of Swinging England chic and existentialist ennui--despite being directed by an Italian Marxist and shot entirely on location in Great Britain--marked the true beginning of that halcyon movement. Financed and released by MGM, the same studio that gave us "The Wizard of Oz" and "Gone With the Wind," "Blow-Up" was a critical and box-office sensation in its time (casual nudity! moral ambiguity! the Yardbirds!), and proved to be one of the most influential movies of its era: Francis Ford Coppola's "The Conversation" and Brian DePalma's "Blow-Out" both owe a huge debt to Antonioni's masterpiece. As a jaded fashion photographer who unwittingly captures a murder on camera while snapping peekaboo shots of two lovers gamboling in the park, David Hemmings remains the quintessence of '60s cool. And Vanessa Redgrave's "Woman of Mystery" is as foxy (and hauntingly duplicitous) as ever. The newly released Criterion Classics Blu-Ray edition is the first time home video has done justice to the movie, and a newly restored 4K digital transfer insures that Antonioni's dazzling color palette pops the way he intended 50 years ago. A panoply of extras include a fascinating documentary about the making of the film; candid archival interviews with Antonioni, Hemmings and Jane Birkin; an erudite 2016 conversation between Redgrave and photography curator Philippe Garner; and a pocket-sized book featuring a scholarly essay by David Forages, an updated 1966 account of the film's production, and the 1959 Julio Cortazar short story that inspired Antonioni and Tonino Guerra's script. (A PLUS.)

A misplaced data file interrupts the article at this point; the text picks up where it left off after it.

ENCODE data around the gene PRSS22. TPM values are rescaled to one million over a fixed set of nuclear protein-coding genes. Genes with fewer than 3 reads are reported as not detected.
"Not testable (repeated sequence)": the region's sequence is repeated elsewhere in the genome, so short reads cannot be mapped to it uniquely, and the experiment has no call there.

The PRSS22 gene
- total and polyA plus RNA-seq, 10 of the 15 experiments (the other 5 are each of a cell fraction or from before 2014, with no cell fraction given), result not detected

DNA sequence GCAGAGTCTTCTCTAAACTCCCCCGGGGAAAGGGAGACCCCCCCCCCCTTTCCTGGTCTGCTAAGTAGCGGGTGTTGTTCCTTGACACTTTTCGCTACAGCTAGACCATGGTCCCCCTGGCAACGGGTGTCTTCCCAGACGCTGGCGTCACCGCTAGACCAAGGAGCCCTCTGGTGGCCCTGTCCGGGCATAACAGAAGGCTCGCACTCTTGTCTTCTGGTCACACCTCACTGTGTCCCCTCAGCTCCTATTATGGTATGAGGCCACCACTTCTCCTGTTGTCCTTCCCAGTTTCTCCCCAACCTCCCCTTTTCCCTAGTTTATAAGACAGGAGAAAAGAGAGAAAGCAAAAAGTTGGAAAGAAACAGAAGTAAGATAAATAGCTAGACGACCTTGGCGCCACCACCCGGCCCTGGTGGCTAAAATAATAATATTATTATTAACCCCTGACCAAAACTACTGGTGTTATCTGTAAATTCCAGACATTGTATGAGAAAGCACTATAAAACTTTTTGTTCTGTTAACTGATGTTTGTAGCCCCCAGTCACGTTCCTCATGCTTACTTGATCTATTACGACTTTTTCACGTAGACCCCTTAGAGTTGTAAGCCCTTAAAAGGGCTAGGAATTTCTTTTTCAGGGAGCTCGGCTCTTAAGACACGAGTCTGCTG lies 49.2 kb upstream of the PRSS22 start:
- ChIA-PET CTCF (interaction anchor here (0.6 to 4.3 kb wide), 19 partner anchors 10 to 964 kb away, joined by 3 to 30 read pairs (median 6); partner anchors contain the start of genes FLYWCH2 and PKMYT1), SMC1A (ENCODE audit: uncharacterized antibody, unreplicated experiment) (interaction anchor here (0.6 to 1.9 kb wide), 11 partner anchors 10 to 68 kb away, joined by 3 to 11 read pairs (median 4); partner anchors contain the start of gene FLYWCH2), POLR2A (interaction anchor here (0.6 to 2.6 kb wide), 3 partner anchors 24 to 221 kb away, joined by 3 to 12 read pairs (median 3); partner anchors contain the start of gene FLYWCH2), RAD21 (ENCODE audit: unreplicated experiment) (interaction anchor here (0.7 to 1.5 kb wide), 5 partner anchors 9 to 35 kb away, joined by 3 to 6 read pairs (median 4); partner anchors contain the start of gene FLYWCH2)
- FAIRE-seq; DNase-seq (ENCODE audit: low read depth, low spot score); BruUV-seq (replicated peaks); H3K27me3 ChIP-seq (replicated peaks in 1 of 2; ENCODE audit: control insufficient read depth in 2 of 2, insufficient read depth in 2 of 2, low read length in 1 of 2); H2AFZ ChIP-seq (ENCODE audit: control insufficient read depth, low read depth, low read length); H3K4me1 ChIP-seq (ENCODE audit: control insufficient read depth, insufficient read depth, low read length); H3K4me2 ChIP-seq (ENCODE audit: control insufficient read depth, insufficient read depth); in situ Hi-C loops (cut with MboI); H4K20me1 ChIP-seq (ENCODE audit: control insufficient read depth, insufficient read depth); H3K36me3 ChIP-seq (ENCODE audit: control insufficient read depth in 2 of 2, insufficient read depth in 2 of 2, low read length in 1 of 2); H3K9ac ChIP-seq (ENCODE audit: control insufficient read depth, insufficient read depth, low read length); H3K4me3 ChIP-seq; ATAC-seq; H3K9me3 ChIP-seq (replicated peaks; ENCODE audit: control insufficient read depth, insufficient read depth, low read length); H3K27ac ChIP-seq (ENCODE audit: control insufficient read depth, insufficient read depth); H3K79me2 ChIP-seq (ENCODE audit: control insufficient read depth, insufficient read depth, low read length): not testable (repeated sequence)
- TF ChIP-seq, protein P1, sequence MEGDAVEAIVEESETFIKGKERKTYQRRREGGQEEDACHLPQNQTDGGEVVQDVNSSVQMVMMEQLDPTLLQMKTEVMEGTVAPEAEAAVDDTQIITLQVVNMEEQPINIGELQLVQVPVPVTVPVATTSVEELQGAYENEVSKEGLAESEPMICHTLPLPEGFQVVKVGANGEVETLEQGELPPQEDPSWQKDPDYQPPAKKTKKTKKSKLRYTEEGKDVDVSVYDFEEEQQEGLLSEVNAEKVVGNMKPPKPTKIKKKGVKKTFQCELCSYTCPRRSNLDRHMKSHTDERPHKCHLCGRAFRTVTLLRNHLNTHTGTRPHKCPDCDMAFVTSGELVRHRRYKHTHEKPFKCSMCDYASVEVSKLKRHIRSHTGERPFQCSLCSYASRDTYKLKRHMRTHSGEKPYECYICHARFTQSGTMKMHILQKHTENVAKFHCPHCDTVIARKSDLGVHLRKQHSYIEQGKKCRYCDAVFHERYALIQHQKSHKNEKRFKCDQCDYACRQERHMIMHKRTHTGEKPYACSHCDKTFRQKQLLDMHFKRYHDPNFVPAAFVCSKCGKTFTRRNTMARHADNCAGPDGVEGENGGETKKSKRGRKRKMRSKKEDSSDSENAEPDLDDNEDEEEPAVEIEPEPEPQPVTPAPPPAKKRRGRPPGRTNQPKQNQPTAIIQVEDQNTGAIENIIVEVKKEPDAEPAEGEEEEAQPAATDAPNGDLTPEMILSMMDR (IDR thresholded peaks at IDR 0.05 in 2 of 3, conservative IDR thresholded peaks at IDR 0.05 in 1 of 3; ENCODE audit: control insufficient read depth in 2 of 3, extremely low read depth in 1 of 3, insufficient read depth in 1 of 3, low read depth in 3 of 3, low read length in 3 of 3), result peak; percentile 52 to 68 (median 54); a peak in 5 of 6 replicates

THE BYE BYE MAN-- A teen horror movie delayed from 2016 that marks the big-screen return of screen legend Faye Dunaway. Pretty much indistinguishable from any other PG-13 rated fright flick of recent vintage. (C MINUS.)